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Eight years' experience of direct molecular testing for myotonic dystrophy in Wales
  1. Siv Fokstuen*,
  2. Jenny Myring,
  3. Linda Meredith,
  4. David Ravine,
  5. Peter S Harper
  1. Institute of Medical Genetics, University of Wales College of Medicine, Heath Park, Cardiff CF4 4XN, UK
  1. Professor Harper, harperps{at}

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Editor—Myotonic dystrophy is the most common muscular dystrophy of adult life, with a frequency of around 3-15 per 100 000 in most European populations.1 It is characterised by multisystemic involvement and extreme intra- and interfamilial variability in age at onset and degree of severity, which may range from subjects with cataract alone to severely affected infants with neonatal hypotonia, respiratory distress, and mental retardation; most patients have symptomatic onset in adult life. The disorder is now recognised as resulting from an expanded and unstable CTG trinucleotide repeat sequence in the 3′ untranslated region of the myotonic dystrophy protein kinase gene on chromosome 19,2-4 which has provided a highly accurate direct molecular test for diagnosis, replacing earlier testing by linkage analysis. Testing is now available as a service in medical genetic centres throughout the UK and in most other developed countries. However, in contrast to Huntington's disease,5 for which numerous studies have been reported and where established protocols for presymptomatic testing exist,6 there are only limited data for the experience of presymptomatic testing in myotonic dystrophy as a service, based mainly on the use of linked genetic markers7-9 and no specific guidance regarding counselling approaches. Most reports of molecular analysis as an aid to primary diagnosis have either been selected case reports or research studies.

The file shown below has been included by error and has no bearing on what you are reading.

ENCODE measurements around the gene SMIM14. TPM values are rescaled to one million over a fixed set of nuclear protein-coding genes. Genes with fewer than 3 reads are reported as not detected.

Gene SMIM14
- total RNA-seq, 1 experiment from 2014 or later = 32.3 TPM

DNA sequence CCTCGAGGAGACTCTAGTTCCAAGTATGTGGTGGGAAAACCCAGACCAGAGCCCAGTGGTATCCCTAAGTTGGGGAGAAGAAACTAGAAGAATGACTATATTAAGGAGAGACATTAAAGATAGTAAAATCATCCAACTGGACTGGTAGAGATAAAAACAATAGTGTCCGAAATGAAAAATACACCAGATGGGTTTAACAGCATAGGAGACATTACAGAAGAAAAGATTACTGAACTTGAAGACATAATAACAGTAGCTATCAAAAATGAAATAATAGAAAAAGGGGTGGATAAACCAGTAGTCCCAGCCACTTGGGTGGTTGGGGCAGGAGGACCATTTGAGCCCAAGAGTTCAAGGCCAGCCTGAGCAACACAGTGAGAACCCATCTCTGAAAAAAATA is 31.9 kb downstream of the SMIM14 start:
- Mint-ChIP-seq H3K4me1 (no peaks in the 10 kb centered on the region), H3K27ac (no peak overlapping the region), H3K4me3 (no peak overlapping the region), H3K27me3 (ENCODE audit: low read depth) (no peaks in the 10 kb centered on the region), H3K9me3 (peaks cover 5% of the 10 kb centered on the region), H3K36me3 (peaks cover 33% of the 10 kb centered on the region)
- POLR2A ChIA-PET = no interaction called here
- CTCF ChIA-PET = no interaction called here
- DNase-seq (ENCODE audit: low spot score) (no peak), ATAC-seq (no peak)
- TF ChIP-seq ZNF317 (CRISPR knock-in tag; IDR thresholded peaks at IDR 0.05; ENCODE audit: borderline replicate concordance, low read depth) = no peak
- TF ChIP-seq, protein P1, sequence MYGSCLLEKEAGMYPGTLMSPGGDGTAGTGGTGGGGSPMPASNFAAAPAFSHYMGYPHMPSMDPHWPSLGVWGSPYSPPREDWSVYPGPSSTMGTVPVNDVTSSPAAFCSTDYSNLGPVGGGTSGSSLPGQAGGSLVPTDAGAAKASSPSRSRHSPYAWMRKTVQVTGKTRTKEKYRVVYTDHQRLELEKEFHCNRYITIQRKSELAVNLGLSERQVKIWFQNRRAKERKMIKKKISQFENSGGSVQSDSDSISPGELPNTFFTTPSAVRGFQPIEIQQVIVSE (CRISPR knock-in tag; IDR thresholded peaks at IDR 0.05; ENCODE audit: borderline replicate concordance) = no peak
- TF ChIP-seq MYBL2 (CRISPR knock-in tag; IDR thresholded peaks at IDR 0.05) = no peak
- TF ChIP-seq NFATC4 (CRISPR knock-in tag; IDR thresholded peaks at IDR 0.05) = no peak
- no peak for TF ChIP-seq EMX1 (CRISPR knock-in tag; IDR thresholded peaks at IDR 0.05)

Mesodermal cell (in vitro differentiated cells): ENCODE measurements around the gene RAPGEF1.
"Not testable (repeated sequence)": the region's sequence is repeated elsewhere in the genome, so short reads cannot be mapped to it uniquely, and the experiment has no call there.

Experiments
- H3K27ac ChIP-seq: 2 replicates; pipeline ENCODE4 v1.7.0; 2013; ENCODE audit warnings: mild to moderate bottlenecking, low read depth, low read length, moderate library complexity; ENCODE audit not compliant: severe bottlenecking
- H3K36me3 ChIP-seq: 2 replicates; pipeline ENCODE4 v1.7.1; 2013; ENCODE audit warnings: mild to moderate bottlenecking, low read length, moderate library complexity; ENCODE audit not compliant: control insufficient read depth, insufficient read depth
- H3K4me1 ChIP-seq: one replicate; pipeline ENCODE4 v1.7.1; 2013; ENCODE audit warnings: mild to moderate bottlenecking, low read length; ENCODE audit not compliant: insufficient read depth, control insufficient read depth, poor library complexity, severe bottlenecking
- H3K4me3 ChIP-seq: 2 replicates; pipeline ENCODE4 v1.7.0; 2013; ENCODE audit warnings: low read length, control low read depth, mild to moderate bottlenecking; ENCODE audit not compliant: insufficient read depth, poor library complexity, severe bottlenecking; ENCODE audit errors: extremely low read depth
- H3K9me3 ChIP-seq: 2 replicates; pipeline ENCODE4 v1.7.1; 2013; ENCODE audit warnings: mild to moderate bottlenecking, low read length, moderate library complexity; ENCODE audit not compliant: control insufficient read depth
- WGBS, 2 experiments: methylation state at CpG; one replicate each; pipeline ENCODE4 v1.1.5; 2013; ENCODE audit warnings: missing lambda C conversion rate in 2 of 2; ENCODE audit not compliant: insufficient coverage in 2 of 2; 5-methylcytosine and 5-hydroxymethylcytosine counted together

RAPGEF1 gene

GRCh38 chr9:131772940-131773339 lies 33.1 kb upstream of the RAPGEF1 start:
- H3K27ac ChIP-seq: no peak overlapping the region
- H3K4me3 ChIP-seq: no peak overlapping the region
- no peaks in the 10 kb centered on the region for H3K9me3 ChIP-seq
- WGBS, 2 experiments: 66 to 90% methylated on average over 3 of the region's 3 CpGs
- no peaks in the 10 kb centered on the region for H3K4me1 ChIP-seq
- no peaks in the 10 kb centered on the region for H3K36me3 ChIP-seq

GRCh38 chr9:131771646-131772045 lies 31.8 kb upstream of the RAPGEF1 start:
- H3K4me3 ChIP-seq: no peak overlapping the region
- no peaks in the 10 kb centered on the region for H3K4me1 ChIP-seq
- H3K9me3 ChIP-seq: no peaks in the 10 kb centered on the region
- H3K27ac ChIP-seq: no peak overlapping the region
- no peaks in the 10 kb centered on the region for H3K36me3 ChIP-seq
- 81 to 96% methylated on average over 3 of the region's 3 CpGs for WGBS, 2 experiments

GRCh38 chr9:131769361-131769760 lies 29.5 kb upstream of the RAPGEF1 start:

In the present paper, we report our eight year results of direct mutation testing for myotonic dystrophy performed in Wales. The data provide a basis to discuss the outcomes and referral patterns for diagnostic, presymptomatic, and prenatal testing in our centre. Counselling issues related to presymptomatic testing are discussed in detail in an accompanying paper.10


From March 1992 to June 2000, the laboratory records of the Institute of Medical Genetics, Cardiff, showed a total of 526 requests for direct …

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  • * Present address: Division of Medical Genetics, Centre Medical Universitaire, 1 Rue Michel-Servet, 1211 Geneva 4, Switzerland, siv.fokstuen{at}

  • website extra: The accompanying paper10 can be found on page 846 of this issue.

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